Dr. Lani Leary, author of No One Has to Die Alone, provided us with an exclusive interview. Her research and experience with the ill and dying provides readers with tangible ways to cope with death, bereavement, and grief.
How did you come to write No One Has to Die Alone?
I began writing when I was 13 years old after my mother’s sudden and unexpected death as a way to help myself understand my feelings, process my grief, and cope with her loss. I have been writing ever since. As I worked in hospices with dying patients, friends and professionals often asked me: “What do you do? What do you say? What gets you through all the sadness?” Years later when I was a professor of death studies, my graduate students reported that the experiential exercises that confronted their fears, assumptions, and inexperience with dying had a significant impact on their relationships, health, and life choices. They referred to that class as “Graduate Soul Work.” It became evident to me that there was a great need to speak to those issues surrounding death that were “in the closet,” and that so many did not know how to begin talking about. This book was originally titled Ten Things I Wish I Had Known Before My Mother Died.
I spoke at a conference for the Foundation of End of Life Care. The program was filmed and aired on public radio, and was the most requested rebroadcasted show. Letters from viewers, patients, families, and professionals led me to believe that others might benefit from the lessons I have learned over the past 25 years working with more than 500 dying patients and thousands of grieving family members.
What is the one thing you want readers to take away after reading your book?
I want readers to know that they can make a difference: that they have more power and more choices in the way that they can respond to the challenges of illness, dying, and grief. I want them to embrace their ability to adopt healthy, healing attitudes and learn new skills that will help their loved ones live right up to the moment of their last breath. I want those left to grieve to know that they can cope, feel and honor all of their feelings, and grow from the experience of responding to end-of-life needs and their experience of loss. I want readers’ fears and misconceptions about death, dying, illness, and grief to change so that we can accept all of life and respond with compassion.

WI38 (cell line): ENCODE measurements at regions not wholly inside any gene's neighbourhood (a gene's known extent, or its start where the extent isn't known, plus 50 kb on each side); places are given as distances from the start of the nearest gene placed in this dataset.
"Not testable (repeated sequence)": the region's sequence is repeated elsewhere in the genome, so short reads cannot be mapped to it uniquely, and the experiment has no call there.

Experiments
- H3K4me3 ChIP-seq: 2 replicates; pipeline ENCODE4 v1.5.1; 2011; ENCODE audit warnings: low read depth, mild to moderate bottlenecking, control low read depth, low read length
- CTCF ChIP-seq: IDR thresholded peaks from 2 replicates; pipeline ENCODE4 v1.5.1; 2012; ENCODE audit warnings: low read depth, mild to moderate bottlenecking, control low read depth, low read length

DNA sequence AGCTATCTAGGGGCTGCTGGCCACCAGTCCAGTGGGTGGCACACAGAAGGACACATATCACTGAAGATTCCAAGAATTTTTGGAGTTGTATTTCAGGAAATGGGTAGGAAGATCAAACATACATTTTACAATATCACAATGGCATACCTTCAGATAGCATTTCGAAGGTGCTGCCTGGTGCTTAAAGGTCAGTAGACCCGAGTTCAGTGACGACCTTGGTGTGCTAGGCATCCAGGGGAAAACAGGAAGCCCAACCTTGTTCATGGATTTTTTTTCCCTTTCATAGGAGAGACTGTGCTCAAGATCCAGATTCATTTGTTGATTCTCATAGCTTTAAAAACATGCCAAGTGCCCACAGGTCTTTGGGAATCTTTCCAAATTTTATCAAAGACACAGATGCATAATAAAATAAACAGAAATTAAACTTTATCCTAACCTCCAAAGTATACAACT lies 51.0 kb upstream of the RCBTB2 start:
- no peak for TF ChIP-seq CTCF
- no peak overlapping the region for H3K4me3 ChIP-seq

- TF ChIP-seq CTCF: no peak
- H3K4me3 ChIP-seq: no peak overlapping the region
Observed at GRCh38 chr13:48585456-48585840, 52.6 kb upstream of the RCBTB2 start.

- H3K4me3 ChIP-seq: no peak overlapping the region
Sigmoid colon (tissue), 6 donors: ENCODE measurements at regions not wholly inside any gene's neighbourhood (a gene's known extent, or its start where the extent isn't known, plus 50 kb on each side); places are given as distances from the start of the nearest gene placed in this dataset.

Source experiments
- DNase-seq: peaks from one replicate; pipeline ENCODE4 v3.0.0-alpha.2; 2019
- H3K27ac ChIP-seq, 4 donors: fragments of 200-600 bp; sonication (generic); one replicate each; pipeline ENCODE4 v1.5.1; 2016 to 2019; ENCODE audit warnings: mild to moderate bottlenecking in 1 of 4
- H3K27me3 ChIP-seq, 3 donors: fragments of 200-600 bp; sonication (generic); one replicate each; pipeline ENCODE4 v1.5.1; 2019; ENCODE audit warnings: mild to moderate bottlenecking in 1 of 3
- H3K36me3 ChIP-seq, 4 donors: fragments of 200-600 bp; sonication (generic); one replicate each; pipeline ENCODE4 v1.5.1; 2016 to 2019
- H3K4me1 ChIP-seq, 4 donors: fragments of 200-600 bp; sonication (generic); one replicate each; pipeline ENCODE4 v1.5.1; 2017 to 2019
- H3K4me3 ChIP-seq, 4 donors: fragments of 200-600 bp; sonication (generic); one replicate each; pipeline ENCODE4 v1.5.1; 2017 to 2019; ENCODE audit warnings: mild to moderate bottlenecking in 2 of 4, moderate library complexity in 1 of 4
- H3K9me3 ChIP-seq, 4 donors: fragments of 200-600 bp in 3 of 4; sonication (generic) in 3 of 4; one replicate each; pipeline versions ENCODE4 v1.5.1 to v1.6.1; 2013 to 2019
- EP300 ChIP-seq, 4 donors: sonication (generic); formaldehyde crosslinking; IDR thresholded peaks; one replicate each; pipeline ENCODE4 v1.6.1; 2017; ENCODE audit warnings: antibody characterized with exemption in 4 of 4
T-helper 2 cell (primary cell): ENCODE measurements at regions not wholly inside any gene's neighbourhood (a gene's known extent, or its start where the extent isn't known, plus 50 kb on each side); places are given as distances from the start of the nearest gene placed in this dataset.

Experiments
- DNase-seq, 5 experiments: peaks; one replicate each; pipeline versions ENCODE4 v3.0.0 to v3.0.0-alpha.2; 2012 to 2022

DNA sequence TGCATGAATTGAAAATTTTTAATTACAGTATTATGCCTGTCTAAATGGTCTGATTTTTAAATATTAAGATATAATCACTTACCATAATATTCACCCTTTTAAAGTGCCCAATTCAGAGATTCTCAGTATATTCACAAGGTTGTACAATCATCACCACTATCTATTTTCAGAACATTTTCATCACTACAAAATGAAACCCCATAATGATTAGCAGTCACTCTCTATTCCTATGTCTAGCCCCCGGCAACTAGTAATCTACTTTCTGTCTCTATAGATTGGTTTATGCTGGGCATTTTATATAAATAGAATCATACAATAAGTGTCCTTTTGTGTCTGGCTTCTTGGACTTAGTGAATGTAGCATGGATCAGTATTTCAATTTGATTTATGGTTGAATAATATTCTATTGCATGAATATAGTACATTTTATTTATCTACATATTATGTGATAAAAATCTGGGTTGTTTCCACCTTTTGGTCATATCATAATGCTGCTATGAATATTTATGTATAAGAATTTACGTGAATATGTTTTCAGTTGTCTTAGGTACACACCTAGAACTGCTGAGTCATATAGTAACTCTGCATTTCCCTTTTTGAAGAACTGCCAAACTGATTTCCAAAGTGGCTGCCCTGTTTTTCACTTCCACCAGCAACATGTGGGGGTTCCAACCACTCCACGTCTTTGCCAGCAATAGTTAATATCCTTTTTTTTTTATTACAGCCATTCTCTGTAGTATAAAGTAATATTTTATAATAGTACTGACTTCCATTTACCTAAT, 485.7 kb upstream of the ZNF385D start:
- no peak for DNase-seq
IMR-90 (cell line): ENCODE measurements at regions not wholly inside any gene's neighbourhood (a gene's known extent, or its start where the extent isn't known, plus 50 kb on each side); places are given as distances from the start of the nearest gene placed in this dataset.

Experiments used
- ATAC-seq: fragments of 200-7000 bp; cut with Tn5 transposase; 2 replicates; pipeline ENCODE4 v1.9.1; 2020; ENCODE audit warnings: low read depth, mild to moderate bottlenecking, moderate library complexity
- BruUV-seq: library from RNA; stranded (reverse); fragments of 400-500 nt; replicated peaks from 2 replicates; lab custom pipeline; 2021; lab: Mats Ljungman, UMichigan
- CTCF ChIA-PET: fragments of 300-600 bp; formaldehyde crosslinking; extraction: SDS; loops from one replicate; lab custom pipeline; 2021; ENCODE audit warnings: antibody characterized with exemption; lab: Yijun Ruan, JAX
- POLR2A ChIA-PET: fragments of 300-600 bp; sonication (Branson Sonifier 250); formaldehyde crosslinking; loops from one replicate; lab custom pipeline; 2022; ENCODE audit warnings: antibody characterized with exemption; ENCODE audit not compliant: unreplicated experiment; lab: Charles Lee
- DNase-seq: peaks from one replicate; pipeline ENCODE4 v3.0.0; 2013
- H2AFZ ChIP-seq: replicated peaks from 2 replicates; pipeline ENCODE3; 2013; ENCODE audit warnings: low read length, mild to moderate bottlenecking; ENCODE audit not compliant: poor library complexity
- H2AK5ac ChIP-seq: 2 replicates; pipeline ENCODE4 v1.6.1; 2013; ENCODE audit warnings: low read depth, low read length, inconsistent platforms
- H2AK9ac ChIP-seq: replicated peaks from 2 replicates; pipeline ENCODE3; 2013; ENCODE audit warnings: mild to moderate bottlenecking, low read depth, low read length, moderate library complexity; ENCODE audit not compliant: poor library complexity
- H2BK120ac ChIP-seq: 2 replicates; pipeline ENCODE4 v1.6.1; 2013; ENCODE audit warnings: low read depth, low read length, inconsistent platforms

What do you feel sets this book apart from other books on the subject?
There are many helpful books on the market about death, dying, and grief but many are replete with theory, data, or stories that end without being “translated” into immediate, practical, and realistic action items that the reader can use in their personal situation. Readers will benefit from this book because I have broken down the theories and stories into meaningful ways the reader can apply the information. The book introduces “ways to say it” to help people begin difficult conversations and help people feel comfortable responding to painful situations. There are chapters describing activities that children can help with in order to reduce mitigate fears, teach them skills, and include them in this sacred transition. The book helps parents know what to expect, what to address, and how to talk to their children during illness, dying, and bereavement. And to respond to professionals’ report that they often feel helpless in the face of a terminal illness, the book reports how to respond to what the dying have told me most matters to them. This book will raise readers’ confidence to be able to engage and “stay the course,” and in so doing, will bring relief to their dying and grieving loved ones.